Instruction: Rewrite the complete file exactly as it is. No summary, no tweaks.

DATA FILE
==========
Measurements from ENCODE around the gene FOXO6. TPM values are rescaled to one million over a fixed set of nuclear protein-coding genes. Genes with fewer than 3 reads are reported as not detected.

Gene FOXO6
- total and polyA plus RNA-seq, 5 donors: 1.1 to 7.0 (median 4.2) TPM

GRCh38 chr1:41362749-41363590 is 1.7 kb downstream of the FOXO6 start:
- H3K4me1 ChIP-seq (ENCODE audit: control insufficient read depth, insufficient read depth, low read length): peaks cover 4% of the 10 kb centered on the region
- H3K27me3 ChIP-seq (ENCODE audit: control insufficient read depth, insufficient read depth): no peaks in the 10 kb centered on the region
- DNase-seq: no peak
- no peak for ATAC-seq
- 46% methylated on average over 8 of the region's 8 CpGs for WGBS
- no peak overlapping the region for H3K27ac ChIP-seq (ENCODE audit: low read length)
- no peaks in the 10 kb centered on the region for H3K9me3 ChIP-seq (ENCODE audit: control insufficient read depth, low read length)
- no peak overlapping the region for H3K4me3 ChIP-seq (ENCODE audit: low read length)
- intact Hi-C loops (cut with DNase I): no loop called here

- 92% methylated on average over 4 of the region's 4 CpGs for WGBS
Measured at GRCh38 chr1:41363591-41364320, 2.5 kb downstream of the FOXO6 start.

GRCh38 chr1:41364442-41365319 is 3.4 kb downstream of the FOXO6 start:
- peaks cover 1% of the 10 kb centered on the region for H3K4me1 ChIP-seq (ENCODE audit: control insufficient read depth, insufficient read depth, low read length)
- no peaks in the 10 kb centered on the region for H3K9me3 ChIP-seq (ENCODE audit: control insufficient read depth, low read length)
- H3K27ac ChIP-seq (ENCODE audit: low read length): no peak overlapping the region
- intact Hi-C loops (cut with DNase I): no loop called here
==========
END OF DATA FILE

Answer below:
Measurements from ENCODE around the gene FOXO6. TPM values are rescaled to one million over a fixed set of nuclear protein-coding genes. Genes with fewer than 3 reads are reported as not detected.

Gene FOXO6
- total and polyA plus RNA-seq, 5 donors: 1.1 to 7.0 (median 4.2) TPM

GRCh38 chr1:41362749-41363590 is 1.7 kb downstream of the FOXO6 start:
- H3K4me1 ChIP-seq (ENCODE audit: control insufficient read depth, insufficient read depth, low read length): peaks cover 4% of the 10 kb centered on the region
- H3K27me3 ChIP-seq (ENCODE audit: control insufficient read depth, insufficient read depth): no peaks in the 10 kb centered on the region
- DNase-seq: no peak
- no peak for ATAC-seq
- 46% methylated on average over 8 of the region's 8 CpGs for WGBS
- no peak overlapping the region for H3K27ac ChIP-seq (ENCODE audit: low read length)
- no peaks in the 10 kb centered on the region for H3K9me3 ChIP-seq (ENCODE audit: control insufficient read depth, low read length)
- no peak overlapping the region for H3K4me3 ChIP-seq (ENCODE audit: low read length)
- intact Hi-C loops (cut with DNase I): no loop called here

- 92% methylated on average over 4 of the region's 4 CpGs for WGBS
Measured at GRCh38 chr1:41363591-41364320, 2.5 kb downstream of the FOXO6 start.

GRCh38 chr1:41364442-41365319 is 3.4 kb downstream of the FOXO6 start:
- peaks cover 1% of the 10 kb centered on the region for H3K4me1 ChIP-seq (ENCODE audit: control insufficient read depth, insufficient read depth, low read length)
- no peaks in the 10 kb centered on the region for H3K9me3 ChIP-seq (ENCODE audit: control insufficient read depth, low read length)
- H3K27ac ChIP-seq (ENCODE audit: low read length): no peak overlapping the region
- intact Hi-C loops (cut with DNase I): no loop called here